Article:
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Abiraterone Acetate With or Without Cabazitaxel in Metastatic Prostate Cancer


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In a phase II trial reported in the Journal of Clinical Oncology, Slovin et al found that concomitant abiraterone acetate plus prednisone (AAP) and cabazitaxel appeared to produce better outcomes than AAP followed by cabazitaxel upon disease progression in patients with metastatic castration-resistant prostate cancer.

Study Details

In the U.S. multicenter trial, 81 patients were randomly assigned between August 2014 and March 2019 to receive AAP with a switch to cabazitaxel upon radiographic disease progression (n = 42) or concomitant AAP plus cabazitaxel (n = 39).

Key Findings

In the AAP group, median radiographic progression–free survival was 6.4 months (95% confidence interval [CI] = 3.8–10.6 months), and median overall survival was 18.3 months (95% CI = 14.4–37.6 months). At least a 50% decline in prostate-specific antigen (PSA) value was observed in 56% of patients. Patients who switched to cabazitaxel after disease progression exhibited a median second radiographic progression–free survival of 5.4 months (95% CI = 2.8–8.8 months).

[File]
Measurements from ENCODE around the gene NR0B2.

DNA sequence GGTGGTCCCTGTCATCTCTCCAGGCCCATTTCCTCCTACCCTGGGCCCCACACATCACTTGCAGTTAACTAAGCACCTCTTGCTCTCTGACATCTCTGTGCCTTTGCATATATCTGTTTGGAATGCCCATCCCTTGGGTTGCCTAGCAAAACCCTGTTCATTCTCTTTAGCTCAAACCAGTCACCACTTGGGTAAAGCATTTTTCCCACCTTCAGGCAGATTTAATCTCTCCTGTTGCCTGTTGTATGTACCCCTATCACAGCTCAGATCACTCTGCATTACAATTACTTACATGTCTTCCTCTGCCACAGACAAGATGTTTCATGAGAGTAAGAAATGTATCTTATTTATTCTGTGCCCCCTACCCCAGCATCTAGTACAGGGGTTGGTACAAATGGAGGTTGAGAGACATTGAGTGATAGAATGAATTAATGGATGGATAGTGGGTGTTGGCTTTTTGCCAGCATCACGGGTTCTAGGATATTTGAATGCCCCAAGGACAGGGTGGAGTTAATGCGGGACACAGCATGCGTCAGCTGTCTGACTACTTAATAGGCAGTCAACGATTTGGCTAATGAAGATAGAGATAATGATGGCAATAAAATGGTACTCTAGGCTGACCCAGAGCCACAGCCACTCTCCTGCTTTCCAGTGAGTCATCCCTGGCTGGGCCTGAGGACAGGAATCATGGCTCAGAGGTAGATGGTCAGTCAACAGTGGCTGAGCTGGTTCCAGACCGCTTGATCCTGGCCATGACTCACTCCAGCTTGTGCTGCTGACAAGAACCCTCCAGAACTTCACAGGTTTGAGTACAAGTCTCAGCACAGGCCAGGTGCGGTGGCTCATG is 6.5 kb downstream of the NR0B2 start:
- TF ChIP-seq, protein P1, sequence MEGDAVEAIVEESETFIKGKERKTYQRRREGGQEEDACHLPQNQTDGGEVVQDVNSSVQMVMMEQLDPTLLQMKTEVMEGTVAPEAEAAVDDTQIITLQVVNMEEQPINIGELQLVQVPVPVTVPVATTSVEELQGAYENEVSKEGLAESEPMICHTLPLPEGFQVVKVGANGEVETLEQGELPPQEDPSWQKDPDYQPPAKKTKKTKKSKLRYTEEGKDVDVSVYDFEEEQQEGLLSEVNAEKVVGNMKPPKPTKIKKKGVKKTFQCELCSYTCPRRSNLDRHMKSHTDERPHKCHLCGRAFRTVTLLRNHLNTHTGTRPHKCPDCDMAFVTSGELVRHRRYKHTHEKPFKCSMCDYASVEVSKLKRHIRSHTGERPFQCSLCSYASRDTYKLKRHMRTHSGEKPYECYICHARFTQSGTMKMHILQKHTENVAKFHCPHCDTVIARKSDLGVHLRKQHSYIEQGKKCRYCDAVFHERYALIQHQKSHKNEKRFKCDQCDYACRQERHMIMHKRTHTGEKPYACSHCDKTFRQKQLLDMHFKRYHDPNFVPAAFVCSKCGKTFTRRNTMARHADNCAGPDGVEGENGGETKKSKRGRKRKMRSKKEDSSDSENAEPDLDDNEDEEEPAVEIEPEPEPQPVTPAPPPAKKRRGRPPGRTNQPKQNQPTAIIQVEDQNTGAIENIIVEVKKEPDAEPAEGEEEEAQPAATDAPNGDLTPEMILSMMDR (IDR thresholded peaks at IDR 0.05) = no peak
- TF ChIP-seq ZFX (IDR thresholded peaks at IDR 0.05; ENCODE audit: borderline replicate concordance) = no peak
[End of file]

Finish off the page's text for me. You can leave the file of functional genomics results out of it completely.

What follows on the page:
In the AAP-plus-cabazitaxel group, median radiographic progression–free survival was 14.8 months (95% CI = 10.6–16.4 months), and median overall survival was 24.5 months (95% CI = 20.4-35.0 months). At least a 50% decline in PSA value was observed in 92.1% of patients. Exploratory assessments of RB expression in pretherapy tumor biopsy, circulating tumor cells, and tissue explants showed no correlation with a preferential benefit from AAP plus concomitant cabazitaxel.

No unexpected toxicities were observed. Grade ≥ 3 adverse events occurred in 64.3% of the AAP group and 60.5% of the AAP-plus-cabazitaxel group. No treatment-related deaths were observed.

The investigators concluded: “AAP [plus cabazitaxel] was safe with improved [radiographic progression–free survival], [overall survival] duration, and a higher proportion of PSA declines. This suggests that AAP [plus cabazitaxel] given earlier rather than sequentially may benefit some men. Further work is needed to identify this population.”

Susan F. Slovin, MD, PhD, FACP, of the Sidney Kimmel Center for Prostate and Urologic Cancers, Memorial Sloan Kettering Cancer Center, is the corresponding author of the Journal of Clinical Oncology article.

Disclosure: The study was supported by Sanofi-Aventis and the Prostate Cancer Foundation. For full disclosures of the study authors, visit ascopubs.org.

The content in this post has not been reviewed by the American Society of Clinical Oncology, Inc. (ASCO®) and does not necessarily reflect the ideas and opinions of ASCO®.
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